In a groundbreaking announcement, the Municipal Securities Rulemaking Board (MSRB) has advised municipal bond market participants that many “bank loans” currently being structured for state and local governments are likely to be classified as municipal securities, even though these “bank loans” are often being privately placed.
In the market advisory the MSRB makes reference to the Exchange Act and a landmark Supreme Court case about the definition of a “security.” From the MSRB:
Many loans are evidenced by notes. Section 3(a)(10) of the Exchange Act includes “notes” within the definition of “security.” The principal legal authority on the distinction between a note that is a security from one that is not is the U.S. Supreme Court case of Reves v. Ernst & Young, Inc. A note is presumed to be a security under the Supreme Court’s opinion in Reves unless it is of a type specifically identified as a non-security.
If a financial transaction is a “municipal security” then market participants must follow MSRB rules that apply to broker-dealers, which include the following:
Broker-dealers must pay assessments on underwritings and placements of municipal securities
Broker-dealers engaged in municipal securities activities must pass qualifying exams
Broker-dealers must report purchases and sales of municipal securities
There is a duty of fair dealing on broker-dealers and municipal advisors
Broker-dealers must obtain CUSIP numbers for municipal securities issues
Broker-dealers are banned from engaging in municipal securities business for two years following non-de minimis political contributions to certain “issuer officials”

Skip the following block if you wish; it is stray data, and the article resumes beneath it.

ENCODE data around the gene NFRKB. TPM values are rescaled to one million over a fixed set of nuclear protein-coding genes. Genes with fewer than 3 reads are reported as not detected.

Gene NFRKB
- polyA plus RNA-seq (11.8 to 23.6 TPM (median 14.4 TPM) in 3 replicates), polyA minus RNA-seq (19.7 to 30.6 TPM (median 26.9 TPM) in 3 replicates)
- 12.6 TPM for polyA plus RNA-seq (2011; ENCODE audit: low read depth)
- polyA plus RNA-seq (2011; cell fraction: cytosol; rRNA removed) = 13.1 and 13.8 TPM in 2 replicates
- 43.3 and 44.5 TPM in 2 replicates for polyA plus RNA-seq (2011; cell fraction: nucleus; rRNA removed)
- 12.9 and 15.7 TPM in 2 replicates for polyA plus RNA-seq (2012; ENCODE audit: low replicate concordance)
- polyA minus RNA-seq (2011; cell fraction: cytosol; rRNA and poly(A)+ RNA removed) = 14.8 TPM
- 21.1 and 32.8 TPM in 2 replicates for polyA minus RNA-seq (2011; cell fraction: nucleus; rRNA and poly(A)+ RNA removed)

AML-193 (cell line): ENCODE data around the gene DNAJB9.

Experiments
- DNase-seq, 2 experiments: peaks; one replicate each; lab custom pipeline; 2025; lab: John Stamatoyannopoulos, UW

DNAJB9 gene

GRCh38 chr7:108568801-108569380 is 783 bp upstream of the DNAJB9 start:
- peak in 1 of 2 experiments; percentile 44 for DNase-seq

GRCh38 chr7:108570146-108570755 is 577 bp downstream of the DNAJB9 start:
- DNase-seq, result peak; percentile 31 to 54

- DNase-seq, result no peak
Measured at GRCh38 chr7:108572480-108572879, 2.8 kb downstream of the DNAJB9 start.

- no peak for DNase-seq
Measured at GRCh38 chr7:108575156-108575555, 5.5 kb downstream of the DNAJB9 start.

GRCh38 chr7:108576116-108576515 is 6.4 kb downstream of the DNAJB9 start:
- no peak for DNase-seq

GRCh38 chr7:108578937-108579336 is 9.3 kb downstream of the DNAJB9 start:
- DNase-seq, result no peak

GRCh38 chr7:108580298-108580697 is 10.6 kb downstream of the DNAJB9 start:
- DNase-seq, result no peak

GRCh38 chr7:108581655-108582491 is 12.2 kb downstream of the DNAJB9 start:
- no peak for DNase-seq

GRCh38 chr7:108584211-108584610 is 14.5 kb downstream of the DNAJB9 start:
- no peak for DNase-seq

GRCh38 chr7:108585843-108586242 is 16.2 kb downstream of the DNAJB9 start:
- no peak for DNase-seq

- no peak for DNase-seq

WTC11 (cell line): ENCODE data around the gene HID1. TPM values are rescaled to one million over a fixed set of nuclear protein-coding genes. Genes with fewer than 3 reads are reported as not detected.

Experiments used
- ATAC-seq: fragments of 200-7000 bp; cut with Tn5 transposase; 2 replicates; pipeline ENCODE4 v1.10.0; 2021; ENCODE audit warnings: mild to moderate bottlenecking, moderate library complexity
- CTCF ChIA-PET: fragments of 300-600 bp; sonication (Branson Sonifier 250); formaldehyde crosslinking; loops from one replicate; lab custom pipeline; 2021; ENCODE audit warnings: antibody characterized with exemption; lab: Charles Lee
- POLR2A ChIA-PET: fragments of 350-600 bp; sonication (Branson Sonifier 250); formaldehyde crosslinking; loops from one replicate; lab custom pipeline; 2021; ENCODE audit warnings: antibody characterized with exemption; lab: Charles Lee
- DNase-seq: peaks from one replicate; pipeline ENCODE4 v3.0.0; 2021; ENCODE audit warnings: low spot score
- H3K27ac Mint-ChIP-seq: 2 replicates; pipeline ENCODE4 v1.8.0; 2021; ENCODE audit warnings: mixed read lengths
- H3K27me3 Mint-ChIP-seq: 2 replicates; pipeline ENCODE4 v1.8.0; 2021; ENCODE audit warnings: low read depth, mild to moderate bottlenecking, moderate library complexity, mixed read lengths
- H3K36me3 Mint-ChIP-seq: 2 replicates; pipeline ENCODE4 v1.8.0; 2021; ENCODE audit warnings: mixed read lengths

Given all the oversight that the MSRB exercises when municipal bonds are issued and traded it’s easy to see why banks and broker-dealers were trying to escape oversight by structuring “bank loans” for municipal issuers. This market advisory is a very strong assertion of authority by the MSRB and effectively creates many protections for issuers and investors. The advisory will help illuminate the disclosure requirements and order of priority for municipal loan and bond investors. Outstanding regulatory effort by the MSRB. Kudos!
Increased municipal bond refinancings predicted
Due to historically low interest rates it’s likely that we will see increased municipal security issuance as state and local governments continue to refinance. From Bloomberg:
Low interest rates will encourage municipal borrowers to refinance debt in the last four months of 2011, said RBC Capital Markets LLC, which raised its forecast for long-term bond sales in the period to $100 billion.
As much as $275 billion of municipal bonds will be sold this year because of the increase, up from a previous estimate of $260 billion, Chris Mauro, an RBC analyst, said in a report today.
There is $166 billion of municipal debt currently eligible to be refunded, up from $140 billion in the same period last year, Mauro wrote.
The big municipal bond offering this week is not a refinancing but issuance in anticipation of future tax collections. Bloomberg reports:
California, the biggest seller of municipal bonds in the last seven years, is set to issue $5.4 billion of revenue- anticipation notes Sept. 15, following two days of sales to individuals. It is the first tax-backed issuance for the state this year after lawmakers chose to delay borrowing as they closed a $26 billion budget deficit.
Further: California Set for Its Close-Up
@washpostbiz The Washington Post One reason the rich are getting richer and the rest of us are not: Capital gains tax rates wapo.st/nJCBS7 @PatrickMcGee_BB Patrick McGee 10-Yr Treasury yield as low as 1.88% this morning. Now at 1.90%. 2-yr is 0.18%. 30-year is 3.23% @IpreoMuni IpreoMuni Volume window opens a little wider. Here’s the updated muni deal calendar for next week: bit.ly/nhbycE @OtisCasey Otis Casey Slow week in #muniland #CDS and little insight into credit markets following Obama’s speech; eurozone concerns dominate bit.ly/r3pEdU @blackrockusinvs BlackRock® Read BlackRock’s latest report on opportunities in California muni bonds. bit.ly/pXzQ4z @tednesi Ted Nesi Told you RI pension debate was rapidly switching from dry wonkery to heated political battle. And it’s just getting going.